Following the coronavirus outbreak and the ensuing work-from-home situation, most companies have been widely using the video conferencing app, Zoom to help employees stay connected. This had resulted in an overwhelming increase in the usage of the app. However, with its security and safety feature coming under scrutiny, Google has banned use of the app amongst its employees.
New York City’s Department of Education has also begun to ban the usage of the app for the purpose of learning or working from home.
Of late, there have been several reports of people forcing themselves into virtual meetings of employees without invitation, during the lockdown. Users have also complained that the app has been sending personal data to Facebook, as it employs a software development kit (SDK) used by Facebook. Incidents have to come light wherein hate speeches or flashes of porn and objectionable content have disrupted Zoom video calls.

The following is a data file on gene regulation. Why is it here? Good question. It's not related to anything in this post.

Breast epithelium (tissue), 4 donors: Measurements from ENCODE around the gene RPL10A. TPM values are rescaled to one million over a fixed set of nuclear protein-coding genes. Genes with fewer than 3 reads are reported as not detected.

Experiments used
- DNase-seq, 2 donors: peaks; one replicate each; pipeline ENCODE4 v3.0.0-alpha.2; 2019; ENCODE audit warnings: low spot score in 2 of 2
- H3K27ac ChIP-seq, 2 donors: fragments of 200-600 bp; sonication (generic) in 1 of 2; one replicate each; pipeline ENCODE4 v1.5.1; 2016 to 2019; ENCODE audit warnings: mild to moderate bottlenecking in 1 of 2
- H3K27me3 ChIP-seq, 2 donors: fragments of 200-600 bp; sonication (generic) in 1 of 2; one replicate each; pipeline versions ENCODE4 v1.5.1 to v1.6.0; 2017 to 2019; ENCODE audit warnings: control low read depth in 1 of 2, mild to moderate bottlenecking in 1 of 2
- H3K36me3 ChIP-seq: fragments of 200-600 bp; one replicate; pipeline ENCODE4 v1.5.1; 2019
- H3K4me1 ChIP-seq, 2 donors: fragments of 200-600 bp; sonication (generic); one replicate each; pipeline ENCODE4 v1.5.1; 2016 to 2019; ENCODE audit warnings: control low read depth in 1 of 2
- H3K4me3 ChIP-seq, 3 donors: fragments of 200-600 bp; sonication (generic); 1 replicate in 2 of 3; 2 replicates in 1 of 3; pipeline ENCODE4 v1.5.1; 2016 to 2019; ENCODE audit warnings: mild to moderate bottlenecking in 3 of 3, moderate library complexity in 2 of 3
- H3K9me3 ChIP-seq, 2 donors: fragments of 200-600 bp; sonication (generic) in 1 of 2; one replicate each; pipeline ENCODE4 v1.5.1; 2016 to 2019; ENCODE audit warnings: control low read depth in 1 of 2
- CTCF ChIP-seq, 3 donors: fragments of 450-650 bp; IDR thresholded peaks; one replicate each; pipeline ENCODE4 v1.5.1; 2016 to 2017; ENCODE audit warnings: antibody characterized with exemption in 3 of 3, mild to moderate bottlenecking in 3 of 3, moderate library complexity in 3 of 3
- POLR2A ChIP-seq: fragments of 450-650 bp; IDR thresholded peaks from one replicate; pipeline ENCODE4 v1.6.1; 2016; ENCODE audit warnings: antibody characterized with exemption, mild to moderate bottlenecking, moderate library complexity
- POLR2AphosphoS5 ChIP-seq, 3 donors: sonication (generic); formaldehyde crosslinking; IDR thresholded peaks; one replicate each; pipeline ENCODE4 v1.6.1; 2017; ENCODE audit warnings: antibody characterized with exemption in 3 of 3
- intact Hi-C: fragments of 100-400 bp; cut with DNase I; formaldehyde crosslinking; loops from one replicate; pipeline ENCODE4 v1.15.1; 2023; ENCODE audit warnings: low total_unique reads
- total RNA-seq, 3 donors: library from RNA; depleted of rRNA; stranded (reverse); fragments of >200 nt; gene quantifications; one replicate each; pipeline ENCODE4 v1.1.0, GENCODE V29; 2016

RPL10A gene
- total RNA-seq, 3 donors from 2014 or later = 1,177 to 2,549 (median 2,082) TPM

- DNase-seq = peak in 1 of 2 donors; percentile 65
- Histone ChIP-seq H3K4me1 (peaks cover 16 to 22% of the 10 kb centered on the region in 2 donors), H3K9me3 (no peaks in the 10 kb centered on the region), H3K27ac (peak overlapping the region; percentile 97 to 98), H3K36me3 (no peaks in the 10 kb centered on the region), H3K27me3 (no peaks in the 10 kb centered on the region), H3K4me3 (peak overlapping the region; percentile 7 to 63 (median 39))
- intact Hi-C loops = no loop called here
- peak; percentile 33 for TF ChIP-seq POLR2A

Google has informed Zoom that it will not allow its staff to use the app on their official laptops or desktops. However, it also conveyed that if the employees wish to use the app on their personal communication devices or mobile phones, they will be allowed to do so at their own risk.
The CEO of Zoom has admitted to a security issue in the app and has assured that the same will be fixed, but that a month’s time will be required for the same.
Meanwhile, a case has been filed against Zoom by one of its investors, Michael Drieu, accusing the company of hiding some of the app’s shortcomings and security defects. It also alleged that the app failed to offer end-to-end encryption.